Beskatning af selvstændige erhvervsdrivende: Valg af beskatningsregler mellem personskatteloven og virksomhedsskatteloven

Lars Kirkeskov Pedersen

Student thesis: Master thesis

Abstract

Once a year self-employed Danish taxpayers have to choose which taxation scheme they want to use for taxation. They can choose between those three taxation schemes: The personal taxation scheme The business taxation scheme The return on capital scheme This study is meant to describe these three taxation schemes, and analyze the difference between them, and establish guidelines for the selection of taxation schemes. This study targets advisors who shall help the self-employed to choose between the taxation schemes, and therefore already know something about taxation. If the self-employed don’t choose a taxation scheme, the personal taxation scheme will be used. The personal taxation scheme is used by all Danish wage earners, and are therefore also used on self-employed unless they choose otherwise. The personal taxation scheme divides the income in two main groups: into personal income and capital income. This split has an effect on the three taxation schemes. The personal taxation scheme describes, that all income that isn’t capital income is personal income. Capital income is typical interest. The net positive capital income is less taxed than personal income, but at the same time it gives a lower deduction if there is net positive capital income, rather than if it has been deduct in personal income. By using the business taxation scheme in place for the personal taxation scheme, is one of the differences, that the commercial interest will be calculated/deducted from personal income rather than capital income. This ensures 100% deduction for interest costs. Another advantage is the return on capital. The return of capital is calculated on the basis of a calculated return on capital base. The return of capital are deducted from personal income and added to the capital income, which means moving income to a lower taxation. Furthermore, the business taxation scheme allows two different methods for short-term relief. One is the accumulated profits, which saves the difference between net profit and net withdrawals in an income year. This savings will require an advance tax of 25%. The final taxation will happen in one or more income year(s) in which savings is withdrawal again. The other option is to set aside for later withdrawal. This will typically occur in an income year in which there is no income right up to the upper tax limit. In this case the self-employed choose to be taxed more than necessary. The more income, that the self-employed have chosen to be taxed, can then be withdrawn without tax in future income years. If the return on capital scheme is chosen, is the commercial interest handled by the same method as for the personal taxation scheme. The difference between the personal taxation scheme and the return of capital scheme is that in the return on capital scheme there will be calculated a return on capital, like the business taxation scheme. However, the return on capital will typically be larger in the return of on capital scheme, due manner return on capital base is calculated in the two schemes. The return on capital scheme, also allows the self-employed to use short-term relief. This is a short-term closure. The short-term closure cannot exceed 25% of the business earnings before interest and the self-employed have to pay an advance tax of 25% of the short-term closure. The rest of the short-term closure is tied to a bank account, and therefore requires 100% liquidity. The final taxation, in this scheme, also occurs when the self-employed withdrawal the short-term closure. The conclusion, on whether there may be a final answer on which set of tax rules to be applied, is that such an answer cannot be given in principle. It should be assessed in each situation, because of the many factors that come into play, then the self-employed have to chose which taxations scheme to be used. Overall, when choosing a taxation scheme, the following conditions should be in mind as a staring point: Administration Interest and return on capital Short-term compensation Liquidity Deferred tax Taxation scheme used the year before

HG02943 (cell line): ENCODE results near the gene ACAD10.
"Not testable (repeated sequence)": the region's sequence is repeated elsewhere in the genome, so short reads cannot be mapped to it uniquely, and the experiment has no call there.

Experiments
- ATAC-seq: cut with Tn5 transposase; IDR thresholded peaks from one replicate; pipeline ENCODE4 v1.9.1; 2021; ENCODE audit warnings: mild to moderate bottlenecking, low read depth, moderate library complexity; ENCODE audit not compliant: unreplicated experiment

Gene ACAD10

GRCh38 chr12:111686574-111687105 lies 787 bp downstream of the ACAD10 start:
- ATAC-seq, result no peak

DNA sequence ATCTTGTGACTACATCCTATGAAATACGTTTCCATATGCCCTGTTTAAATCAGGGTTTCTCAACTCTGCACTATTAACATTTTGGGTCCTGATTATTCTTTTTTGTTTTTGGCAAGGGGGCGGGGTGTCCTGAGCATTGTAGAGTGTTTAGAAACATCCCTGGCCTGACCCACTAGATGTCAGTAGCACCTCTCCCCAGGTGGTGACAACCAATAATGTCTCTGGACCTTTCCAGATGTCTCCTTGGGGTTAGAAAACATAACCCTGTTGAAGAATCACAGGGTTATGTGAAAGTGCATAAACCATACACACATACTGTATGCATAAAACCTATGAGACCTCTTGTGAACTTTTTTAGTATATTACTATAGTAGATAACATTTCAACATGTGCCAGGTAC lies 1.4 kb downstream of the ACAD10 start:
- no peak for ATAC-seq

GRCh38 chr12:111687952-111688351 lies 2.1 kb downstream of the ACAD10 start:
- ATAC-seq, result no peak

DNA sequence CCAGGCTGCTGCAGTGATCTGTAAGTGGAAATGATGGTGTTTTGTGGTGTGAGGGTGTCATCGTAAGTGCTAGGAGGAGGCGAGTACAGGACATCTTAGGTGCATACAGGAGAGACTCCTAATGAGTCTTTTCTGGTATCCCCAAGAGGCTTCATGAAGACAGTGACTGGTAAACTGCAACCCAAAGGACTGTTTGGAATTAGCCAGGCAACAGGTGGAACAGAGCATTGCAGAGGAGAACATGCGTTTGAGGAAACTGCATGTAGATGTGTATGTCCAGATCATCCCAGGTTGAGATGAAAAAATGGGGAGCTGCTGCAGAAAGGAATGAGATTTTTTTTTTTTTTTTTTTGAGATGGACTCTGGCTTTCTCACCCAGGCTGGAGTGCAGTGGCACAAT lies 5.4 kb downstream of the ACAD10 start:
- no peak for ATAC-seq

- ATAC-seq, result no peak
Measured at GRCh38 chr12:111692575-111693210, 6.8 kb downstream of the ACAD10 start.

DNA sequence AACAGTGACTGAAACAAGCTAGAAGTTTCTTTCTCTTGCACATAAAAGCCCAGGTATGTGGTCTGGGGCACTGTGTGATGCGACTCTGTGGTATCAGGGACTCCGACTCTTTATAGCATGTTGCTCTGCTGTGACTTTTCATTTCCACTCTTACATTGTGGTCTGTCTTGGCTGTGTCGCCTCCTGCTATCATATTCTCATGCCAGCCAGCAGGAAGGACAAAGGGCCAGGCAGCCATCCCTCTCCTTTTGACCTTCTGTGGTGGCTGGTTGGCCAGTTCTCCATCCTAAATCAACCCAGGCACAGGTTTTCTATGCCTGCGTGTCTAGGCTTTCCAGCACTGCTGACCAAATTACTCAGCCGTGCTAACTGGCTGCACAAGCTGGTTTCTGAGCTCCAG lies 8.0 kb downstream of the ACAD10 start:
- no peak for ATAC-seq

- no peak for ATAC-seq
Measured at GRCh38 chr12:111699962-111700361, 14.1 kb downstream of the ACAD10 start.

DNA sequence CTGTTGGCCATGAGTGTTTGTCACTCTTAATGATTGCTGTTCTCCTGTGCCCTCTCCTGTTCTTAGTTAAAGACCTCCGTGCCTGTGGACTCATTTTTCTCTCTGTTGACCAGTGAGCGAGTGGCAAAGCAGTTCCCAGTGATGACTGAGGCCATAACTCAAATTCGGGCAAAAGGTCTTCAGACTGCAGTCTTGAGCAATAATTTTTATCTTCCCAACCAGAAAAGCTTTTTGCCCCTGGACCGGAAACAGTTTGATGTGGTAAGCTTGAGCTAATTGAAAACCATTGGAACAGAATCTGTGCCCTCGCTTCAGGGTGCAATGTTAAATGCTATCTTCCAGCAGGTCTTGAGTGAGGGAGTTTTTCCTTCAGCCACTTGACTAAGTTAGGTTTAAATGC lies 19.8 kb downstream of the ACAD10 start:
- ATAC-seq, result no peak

EducationsMSc in Auditing, (Graduate Programme) Final Thesis
LanguageDanish
Publication date2012
Number of pages102